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An Assortment of WG16 Components

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An essential aspect of the amateur micro-waver in the past was traveling to round tables, VHF Convention, mobile rallies and junk sales, all in the quest for that essential piece of plumbing hardware. Presented here are a few of those must have items from the 1980s that somehow never were actually required.

Cross Coupler

The first in this collection is a directional coupler. This professional piece of WG16 equipment has two pieces of waveguide arranged at right angles one to another with broad faces joining. The directional coupler is a component for coupling a proportion of the RF traveling along one piece of guide into the other.

The arms of the coupler are 76 mm long and terminate in round WG16 flanges. The whole outside is chrome plated. The picture above clearly shows one of the two X slots that form the active coupling. For more details on cross couplers See 10 GHz Gunn Oscillator and Cross Coupler.

Waveguide Attenuator

The item above is a pre-set waveguide attenuater. Inside the waveguide is a piece of flat resistive material that lies along the length of the narrow face and attached to the outside world by rods connected to the adjustment mechanism. Although not calibrated this is a useful device for setting-up portable equipment. If the local beacon is too strong and difficult to accurately locate in azimuth, pop in the attenuator and the job becomes much easier.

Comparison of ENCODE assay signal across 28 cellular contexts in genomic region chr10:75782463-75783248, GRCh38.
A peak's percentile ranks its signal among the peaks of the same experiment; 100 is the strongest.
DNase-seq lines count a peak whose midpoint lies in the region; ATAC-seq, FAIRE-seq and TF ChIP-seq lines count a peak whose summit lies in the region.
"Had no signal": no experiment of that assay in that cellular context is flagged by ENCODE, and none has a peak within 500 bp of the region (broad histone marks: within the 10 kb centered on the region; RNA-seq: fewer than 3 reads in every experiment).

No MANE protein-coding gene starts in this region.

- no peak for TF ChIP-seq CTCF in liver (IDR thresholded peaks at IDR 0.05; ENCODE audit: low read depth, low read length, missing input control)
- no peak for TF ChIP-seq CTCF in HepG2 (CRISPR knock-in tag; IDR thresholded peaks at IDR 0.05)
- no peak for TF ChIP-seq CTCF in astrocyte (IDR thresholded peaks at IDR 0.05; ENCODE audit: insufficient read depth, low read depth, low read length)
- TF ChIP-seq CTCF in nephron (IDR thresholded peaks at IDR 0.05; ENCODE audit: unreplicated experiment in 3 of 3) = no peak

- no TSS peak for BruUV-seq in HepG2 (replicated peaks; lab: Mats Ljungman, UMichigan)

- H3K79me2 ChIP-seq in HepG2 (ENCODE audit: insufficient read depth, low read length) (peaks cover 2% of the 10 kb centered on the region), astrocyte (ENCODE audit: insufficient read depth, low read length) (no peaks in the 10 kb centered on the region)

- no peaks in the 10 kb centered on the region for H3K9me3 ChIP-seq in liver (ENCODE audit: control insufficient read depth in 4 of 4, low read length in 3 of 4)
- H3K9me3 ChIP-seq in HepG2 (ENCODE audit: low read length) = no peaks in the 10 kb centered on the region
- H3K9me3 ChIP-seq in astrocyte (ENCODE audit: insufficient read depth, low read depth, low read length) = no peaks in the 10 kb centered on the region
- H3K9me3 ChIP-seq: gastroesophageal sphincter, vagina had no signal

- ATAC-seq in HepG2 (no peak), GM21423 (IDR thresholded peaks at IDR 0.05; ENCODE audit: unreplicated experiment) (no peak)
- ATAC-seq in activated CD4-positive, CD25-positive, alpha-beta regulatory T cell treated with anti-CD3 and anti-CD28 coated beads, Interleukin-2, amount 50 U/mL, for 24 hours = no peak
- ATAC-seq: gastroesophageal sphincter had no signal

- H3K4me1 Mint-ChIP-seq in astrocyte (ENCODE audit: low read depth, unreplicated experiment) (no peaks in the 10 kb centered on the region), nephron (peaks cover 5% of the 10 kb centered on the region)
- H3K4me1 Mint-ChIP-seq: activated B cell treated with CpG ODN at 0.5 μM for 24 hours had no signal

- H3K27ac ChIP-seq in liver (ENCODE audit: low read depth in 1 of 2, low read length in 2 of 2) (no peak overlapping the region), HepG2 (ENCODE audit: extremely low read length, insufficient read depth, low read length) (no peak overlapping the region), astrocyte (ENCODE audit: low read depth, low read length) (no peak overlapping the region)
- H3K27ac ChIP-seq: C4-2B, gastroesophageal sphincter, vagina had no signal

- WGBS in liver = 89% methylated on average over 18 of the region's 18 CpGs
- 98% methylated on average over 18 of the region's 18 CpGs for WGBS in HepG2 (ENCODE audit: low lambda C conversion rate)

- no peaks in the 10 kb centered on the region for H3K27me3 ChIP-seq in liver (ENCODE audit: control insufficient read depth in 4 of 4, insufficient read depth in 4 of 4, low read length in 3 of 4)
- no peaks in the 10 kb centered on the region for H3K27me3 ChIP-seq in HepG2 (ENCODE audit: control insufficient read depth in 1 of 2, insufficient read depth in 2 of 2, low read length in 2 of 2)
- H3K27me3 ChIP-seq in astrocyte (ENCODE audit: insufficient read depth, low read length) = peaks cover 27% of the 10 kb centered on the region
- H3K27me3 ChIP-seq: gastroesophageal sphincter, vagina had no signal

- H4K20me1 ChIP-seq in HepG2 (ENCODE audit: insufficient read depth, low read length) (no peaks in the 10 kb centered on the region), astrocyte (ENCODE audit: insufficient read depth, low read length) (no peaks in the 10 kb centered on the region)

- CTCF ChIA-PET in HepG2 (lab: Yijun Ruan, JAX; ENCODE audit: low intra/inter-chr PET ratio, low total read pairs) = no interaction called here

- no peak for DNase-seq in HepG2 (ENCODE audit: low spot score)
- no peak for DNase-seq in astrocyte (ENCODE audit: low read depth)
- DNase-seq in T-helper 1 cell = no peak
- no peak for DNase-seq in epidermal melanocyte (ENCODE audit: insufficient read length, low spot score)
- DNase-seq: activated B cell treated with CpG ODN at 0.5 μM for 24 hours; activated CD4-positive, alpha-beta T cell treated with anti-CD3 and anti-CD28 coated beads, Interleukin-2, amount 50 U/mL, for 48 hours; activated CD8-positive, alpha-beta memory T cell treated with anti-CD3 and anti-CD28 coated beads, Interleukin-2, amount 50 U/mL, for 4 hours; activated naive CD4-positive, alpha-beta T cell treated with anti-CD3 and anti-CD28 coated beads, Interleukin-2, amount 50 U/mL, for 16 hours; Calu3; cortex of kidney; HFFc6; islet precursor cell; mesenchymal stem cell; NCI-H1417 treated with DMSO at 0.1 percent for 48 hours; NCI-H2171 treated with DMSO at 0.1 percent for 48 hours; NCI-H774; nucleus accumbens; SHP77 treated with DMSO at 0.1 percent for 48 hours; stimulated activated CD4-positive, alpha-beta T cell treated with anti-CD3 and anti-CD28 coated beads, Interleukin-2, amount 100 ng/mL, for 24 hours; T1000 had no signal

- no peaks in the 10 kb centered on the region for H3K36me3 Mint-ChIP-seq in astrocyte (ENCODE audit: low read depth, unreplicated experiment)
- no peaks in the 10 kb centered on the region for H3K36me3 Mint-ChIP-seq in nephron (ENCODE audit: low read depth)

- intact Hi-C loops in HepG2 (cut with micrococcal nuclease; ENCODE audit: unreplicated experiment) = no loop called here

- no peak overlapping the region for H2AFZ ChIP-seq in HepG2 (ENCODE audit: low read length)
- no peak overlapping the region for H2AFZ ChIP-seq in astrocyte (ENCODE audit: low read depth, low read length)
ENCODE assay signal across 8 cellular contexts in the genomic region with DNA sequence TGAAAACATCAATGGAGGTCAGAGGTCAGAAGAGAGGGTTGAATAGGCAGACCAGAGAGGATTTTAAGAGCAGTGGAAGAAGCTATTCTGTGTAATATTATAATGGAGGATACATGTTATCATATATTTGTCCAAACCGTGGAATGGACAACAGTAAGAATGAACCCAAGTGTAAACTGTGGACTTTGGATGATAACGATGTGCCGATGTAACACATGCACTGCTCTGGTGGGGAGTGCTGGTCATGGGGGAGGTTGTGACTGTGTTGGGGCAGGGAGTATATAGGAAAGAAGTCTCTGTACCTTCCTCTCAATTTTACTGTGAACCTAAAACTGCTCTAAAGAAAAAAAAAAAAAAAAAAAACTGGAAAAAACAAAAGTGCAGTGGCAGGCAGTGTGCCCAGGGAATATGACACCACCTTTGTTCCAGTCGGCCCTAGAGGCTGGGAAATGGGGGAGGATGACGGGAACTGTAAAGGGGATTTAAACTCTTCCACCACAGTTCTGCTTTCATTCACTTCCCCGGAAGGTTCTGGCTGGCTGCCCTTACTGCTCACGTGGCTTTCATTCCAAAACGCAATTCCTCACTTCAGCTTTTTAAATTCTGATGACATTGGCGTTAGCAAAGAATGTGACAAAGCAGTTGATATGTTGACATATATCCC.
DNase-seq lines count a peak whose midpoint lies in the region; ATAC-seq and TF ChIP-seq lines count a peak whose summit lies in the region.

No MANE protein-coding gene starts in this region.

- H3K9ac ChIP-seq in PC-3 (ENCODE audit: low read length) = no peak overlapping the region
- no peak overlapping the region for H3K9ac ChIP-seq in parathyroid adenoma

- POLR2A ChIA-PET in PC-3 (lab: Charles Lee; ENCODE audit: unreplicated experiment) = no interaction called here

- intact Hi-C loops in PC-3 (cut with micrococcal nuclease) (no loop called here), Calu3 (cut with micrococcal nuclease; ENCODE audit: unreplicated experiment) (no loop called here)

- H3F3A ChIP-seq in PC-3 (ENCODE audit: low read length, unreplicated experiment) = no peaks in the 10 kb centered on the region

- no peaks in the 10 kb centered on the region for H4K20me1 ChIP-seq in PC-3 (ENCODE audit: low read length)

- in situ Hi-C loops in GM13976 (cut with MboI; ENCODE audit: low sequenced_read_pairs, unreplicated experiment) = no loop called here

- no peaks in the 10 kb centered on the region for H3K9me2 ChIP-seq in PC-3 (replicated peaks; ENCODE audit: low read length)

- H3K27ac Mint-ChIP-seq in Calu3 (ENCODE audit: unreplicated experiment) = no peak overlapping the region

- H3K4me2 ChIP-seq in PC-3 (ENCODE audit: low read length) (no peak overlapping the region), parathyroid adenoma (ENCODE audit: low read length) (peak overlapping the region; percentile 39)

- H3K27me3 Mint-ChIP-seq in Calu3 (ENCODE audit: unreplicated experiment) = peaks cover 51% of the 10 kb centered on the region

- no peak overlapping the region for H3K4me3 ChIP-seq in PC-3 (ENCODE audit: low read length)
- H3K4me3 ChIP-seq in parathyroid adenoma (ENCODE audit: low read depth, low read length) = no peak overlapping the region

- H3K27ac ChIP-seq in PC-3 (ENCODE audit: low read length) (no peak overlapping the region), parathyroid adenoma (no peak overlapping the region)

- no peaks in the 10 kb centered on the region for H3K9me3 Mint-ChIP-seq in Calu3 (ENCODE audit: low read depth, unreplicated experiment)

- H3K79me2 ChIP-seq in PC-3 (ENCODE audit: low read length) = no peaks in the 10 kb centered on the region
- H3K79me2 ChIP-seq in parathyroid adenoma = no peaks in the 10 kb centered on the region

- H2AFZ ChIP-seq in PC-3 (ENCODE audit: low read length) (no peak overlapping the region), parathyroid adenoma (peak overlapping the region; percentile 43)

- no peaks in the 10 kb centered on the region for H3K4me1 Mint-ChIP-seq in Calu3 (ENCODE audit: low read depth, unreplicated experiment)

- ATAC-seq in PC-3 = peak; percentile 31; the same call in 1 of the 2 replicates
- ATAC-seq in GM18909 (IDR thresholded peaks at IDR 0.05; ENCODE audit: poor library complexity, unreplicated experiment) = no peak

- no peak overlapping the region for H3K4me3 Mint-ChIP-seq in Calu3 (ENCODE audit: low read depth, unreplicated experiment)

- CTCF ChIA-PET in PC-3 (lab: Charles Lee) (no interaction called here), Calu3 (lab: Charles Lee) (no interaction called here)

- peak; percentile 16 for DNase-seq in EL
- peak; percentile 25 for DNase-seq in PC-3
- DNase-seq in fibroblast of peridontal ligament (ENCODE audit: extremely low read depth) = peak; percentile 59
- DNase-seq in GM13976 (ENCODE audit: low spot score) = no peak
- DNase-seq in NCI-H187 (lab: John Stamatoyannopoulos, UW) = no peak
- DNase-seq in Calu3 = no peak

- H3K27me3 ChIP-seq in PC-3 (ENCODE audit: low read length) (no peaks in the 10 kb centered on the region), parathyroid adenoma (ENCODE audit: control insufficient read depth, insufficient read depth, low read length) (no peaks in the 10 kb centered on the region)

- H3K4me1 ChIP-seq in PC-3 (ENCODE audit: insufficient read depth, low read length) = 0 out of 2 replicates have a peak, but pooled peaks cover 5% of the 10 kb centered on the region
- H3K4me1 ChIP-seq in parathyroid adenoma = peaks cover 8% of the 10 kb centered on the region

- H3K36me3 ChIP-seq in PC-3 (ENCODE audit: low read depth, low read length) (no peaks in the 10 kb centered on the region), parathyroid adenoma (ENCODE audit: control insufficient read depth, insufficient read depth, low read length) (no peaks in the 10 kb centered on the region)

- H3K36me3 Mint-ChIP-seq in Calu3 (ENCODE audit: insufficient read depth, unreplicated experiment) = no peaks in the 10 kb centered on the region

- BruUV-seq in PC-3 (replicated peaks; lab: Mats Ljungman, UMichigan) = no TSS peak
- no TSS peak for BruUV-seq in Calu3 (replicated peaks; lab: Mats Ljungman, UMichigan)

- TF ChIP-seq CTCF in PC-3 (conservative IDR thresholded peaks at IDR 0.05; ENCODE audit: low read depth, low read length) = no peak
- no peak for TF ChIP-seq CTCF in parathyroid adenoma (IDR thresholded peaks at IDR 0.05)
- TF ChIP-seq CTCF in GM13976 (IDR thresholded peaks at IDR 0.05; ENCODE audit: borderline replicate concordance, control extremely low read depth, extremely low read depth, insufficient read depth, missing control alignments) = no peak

Waveguide Switch

When planning to build a piece of narrow-band equipment in about 1986, it was suggested that the route to follow was low noise source, multiplier & amplifier, varacter multiplier to 10 GHz and modulated with NBFM. To switch the dish from TX to RX a waveguide switch would be ideal. This magnificent beast cost £15.00 at a round table at Crawley Court. The box, micro-switches and outer cover has long since been discarded. Inside the central housing are two quarter circle WG16 channels. Below the knob, the top of the housing holds a spring loaded ball bearing that locates into notches. This gives the switch defined locating positions where the internal waveguide mates with the outer ports.

In addition to switching for narrow-band equipment, the waveguide switch is an ideal, albeit heavy, way to build a second generation wide-band tranceiver. This switch is 220 mm from flange to flange and from base to top is 123 . Being brass with a near solid hub it is also very heavy.

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